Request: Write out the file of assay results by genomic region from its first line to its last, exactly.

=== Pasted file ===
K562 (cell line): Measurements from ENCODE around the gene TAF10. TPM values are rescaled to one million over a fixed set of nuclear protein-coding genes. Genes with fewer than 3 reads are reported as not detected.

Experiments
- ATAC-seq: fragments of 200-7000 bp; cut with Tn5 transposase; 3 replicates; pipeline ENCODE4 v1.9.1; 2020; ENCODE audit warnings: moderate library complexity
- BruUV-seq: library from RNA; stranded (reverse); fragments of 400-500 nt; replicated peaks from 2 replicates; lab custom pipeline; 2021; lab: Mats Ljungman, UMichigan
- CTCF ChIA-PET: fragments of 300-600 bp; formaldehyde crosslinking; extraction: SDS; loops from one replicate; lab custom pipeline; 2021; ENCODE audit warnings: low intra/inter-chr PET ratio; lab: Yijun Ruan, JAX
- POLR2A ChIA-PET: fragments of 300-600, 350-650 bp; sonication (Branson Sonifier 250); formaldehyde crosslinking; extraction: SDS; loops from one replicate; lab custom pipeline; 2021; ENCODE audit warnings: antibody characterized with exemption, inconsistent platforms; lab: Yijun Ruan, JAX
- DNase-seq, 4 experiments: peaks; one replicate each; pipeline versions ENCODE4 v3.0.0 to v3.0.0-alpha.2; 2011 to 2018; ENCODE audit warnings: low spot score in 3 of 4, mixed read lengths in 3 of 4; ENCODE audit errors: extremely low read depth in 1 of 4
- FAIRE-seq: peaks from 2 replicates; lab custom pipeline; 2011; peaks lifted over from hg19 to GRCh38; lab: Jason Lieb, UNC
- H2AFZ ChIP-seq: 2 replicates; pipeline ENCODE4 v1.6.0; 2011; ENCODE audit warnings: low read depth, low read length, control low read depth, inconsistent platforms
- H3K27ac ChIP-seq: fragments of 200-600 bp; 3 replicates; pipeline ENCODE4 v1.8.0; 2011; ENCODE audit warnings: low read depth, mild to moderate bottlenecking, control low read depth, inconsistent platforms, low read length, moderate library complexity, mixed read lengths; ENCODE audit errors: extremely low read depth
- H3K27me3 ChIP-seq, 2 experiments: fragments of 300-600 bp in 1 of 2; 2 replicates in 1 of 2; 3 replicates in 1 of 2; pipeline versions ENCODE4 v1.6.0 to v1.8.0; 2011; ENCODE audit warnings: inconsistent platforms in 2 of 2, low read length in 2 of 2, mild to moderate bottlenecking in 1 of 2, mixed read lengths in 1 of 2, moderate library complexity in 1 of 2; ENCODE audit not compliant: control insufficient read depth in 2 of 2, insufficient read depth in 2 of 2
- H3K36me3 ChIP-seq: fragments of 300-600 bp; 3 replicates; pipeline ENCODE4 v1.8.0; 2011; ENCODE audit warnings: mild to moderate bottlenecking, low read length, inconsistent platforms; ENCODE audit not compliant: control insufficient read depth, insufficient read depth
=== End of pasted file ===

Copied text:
K562 (cell line): Measurements from ENCODE around the gene TAF10. TPM values are rescaled to one million over a fixed set of nuclear protein-coding genes. Genes with fewer than 3 reads are reported as not detected.

Experiments
- ATAC-seq: fragments of 200-7000 bp; cut with Tn5 transposase; 3 replicates; pipeline ENCODE4 v1.9.1; 2020; ENCODE audit warnings: moderate library complexity
- BruUV-seq: library from RNA; stranded (reverse); fragments of 400-500 nt; replicated peaks from 2 replicates; lab custom pipeline; 2021; lab: Mats Ljungman, UMichigan
- CTCF ChIA-PET: fragments of 300-600 bp; formaldehyde crosslinking; extraction: SDS; loops from one replicate; lab custom pipeline; 2021; ENCODE audit warnings: low intra/inter-chr PET ratio; lab: Yijun Ruan, JAX
- POLR2A ChIA-PET: fragments of 300-600, 350-650 bp; sonication (Branson Sonifier 250); formaldehyde crosslinking; extraction: SDS; loops from one replicate; lab custom pipeline; 2021; ENCODE audit warnings: antibody characterized with exemption, inconsistent platforms; lab: Yijun Ruan, JAX
- DNase-seq, 4 experiments: peaks; one replicate each; pipeline versions ENCODE4 v3.0.0 to v3.0.0-alpha.2; 2011 to 2018; ENCODE audit warnings: low spot score in 3 of 4, mixed read lengths in 3 of 4; ENCODE audit errors: extremely low read depth in 1 of 4
- FAIRE-seq: peaks from 2 replicates; lab custom pipeline; 2011; peaks lifted over from hg19 to GRCh38; lab: Jason Lieb, UNC
- H2AFZ ChIP-seq: 2 replicates; pipeline ENCODE4 v1.6.0; 2011; ENCODE audit warnings: low read depth, low read length, control low read depth, inconsistent platforms
- H3K27ac ChIP-seq: fragments of 200-600 bp; 3 replicates; pipeline ENCODE4 v1.8.0; 2011; ENCODE audit warnings: low read depth, mild to moderate bottlenecking, control low read depth, inconsistent platforms, low read length, moderate library complexity, mixed read lengths; ENCODE audit errors: extremely low read depth
- H3K27me3 ChIP-seq, 2 experiments: fragments of 300-600 bp in 1 of 2; 2 replicates in 1 of 2; 3 replicates in 1 of 2; pipeline versions ENCODE4 v1.6.0 to v1.8.0; 2011; ENCODE audit warnings: inconsistent platforms in 2 of 2, low read length in 2 of 2, mild to moderate bottlenecking in 1 of 2, mixed read lengths in 1 of 2, moderate library complexity in 1 of 2; ENCODE audit not compliant: control insufficient read depth in 2 of 2, insufficient read depth in 2 of 2
- H3K36me3 ChIP-seq: fragments of 300-600 bp; 3 replicates; pipeline ENCODE4 v1.8.0; 2011; ENCODE audit warnings: mild to moderate bottlenecking, low read length, inconsistent platforms; ENCODE audit not compliant: control insufficient read depth, insufficient read depth